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Key Provisions of the CARES Act

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Recently, the $2 trillion “Coronavirus Aid, Relief, and Economic Security” (“CARES”) Act was signed into law. The CARES Act is designed to help those most impacted by the COVID-19 pandemic, while also providing key provisions that may benefit retirees.1

To put this monumental legislation in perspective, Congress earmarked $800 billion for the Economic Stimulus Act of 2008 during the financial crisis.1

The CARES Act has far-reaching implications for many. Here are the most important provisions to keep in mind:

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Weekly Economic Update for 3/30/2020

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THE WEEK ON WALL STREET

An open-ended commitment by the Federal Reserve to support American businesses and capital markets along with the passage of a $2 trillion aid package improved investor sentiment and drove a strong rally in stock prices.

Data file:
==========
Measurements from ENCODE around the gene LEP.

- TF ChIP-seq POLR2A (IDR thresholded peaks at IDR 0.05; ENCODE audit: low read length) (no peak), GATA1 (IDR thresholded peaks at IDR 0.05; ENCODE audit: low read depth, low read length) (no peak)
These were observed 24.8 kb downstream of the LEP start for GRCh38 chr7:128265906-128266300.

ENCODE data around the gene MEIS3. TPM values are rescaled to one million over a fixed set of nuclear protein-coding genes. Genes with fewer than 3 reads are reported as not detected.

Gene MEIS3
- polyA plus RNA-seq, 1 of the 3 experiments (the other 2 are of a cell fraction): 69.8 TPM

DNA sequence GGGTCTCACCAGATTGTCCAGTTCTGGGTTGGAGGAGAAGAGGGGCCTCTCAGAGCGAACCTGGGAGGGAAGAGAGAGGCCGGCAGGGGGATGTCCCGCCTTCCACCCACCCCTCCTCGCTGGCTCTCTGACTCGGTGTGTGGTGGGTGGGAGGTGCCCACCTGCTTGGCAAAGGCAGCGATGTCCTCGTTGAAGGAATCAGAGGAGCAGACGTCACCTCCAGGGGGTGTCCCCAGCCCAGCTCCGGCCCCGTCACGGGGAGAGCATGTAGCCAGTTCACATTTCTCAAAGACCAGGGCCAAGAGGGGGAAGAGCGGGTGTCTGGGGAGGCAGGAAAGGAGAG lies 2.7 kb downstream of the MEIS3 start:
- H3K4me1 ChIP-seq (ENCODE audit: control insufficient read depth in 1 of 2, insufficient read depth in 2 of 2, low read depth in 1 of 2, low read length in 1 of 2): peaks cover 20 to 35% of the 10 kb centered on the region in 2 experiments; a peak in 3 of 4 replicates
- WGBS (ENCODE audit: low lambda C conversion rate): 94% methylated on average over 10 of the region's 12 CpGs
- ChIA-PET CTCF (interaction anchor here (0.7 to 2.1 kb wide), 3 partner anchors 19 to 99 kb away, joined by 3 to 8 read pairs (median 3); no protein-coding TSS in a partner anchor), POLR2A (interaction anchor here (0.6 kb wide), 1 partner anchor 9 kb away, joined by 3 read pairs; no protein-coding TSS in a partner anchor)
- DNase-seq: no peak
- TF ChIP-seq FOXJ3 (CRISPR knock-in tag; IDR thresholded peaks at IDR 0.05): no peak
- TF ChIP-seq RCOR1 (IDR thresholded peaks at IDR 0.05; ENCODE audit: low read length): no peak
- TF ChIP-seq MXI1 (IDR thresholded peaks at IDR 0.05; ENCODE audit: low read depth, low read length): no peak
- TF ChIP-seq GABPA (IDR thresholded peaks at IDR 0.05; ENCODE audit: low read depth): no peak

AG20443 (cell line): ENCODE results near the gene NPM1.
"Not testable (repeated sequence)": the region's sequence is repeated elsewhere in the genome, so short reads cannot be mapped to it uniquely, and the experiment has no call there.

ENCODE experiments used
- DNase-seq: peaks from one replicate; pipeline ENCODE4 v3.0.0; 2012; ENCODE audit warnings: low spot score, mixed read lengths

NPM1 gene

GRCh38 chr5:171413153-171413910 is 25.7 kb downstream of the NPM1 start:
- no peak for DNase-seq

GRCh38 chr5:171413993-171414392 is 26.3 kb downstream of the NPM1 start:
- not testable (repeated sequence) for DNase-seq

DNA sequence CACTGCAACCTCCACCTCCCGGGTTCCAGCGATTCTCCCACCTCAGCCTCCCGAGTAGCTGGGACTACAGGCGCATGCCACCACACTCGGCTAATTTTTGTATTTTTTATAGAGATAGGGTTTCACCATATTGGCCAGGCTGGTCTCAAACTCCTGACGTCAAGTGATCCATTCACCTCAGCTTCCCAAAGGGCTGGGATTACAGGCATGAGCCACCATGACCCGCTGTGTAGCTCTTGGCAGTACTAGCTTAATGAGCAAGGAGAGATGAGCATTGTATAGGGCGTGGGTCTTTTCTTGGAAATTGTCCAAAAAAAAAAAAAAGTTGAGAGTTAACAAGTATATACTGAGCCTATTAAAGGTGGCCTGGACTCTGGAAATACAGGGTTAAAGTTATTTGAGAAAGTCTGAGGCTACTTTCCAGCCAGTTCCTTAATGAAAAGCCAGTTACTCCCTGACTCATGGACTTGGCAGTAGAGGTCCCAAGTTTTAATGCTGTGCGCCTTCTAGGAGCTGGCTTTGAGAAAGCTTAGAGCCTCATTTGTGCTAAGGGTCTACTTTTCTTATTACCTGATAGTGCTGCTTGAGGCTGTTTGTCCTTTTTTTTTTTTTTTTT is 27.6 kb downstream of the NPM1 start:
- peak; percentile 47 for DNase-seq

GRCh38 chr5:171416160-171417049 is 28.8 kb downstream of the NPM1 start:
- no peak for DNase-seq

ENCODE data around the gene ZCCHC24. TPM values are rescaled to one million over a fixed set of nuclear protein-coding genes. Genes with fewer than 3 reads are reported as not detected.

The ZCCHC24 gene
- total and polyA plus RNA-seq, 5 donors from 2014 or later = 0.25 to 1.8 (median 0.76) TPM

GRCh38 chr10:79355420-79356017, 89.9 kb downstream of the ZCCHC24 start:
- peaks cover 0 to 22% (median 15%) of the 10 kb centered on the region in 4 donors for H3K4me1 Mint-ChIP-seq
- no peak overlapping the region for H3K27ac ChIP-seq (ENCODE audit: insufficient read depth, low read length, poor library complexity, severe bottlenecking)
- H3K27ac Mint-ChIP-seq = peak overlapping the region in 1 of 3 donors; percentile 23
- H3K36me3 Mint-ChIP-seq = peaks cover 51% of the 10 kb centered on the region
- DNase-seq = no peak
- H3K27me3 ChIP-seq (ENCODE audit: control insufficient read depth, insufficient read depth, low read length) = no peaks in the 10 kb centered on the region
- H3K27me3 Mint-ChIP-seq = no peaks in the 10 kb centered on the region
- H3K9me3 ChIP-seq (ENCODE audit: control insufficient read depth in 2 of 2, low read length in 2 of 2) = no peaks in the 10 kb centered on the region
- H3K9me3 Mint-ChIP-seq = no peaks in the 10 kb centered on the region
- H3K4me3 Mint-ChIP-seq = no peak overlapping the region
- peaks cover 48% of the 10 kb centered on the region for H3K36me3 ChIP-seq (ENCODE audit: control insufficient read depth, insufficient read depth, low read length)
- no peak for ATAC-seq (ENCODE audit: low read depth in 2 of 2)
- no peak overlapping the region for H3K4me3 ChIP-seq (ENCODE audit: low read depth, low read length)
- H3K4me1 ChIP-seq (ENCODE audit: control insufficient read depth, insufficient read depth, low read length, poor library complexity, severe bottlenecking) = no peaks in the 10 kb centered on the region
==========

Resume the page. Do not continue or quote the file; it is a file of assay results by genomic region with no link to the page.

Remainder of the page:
The Dow Jones Industrial Average jumped 12.84%, while the Standard & Poor 500 gained 10.26%. The Nasdaq Composite index rose 9.05% for the week. The MSCI EAFE index, which tracks developed overseas stock markets, increased by 12.03%.1-3

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Pullbacks, Corrections, and Bear Markets

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The COVID-19 outbreak has put tremendous pressure on stock prices, prompting some investors to blindly and indiscriminately sell positions at a time when the entire market is trending lower. Worried investors believe "this time it's different." When the market drops, some investors lose perspective that downtrends – and uptrends – are part of the investing cycle. When stock prices break lower, it's a good time to review common terms that are used to describe the market's downward momentum.1,2

Pullbacks. A pullback represents the mildest form of a selloff in the markets. You might hear an investor or trader refer to a dip of 5% to 10% after a peak as a “pullback.”1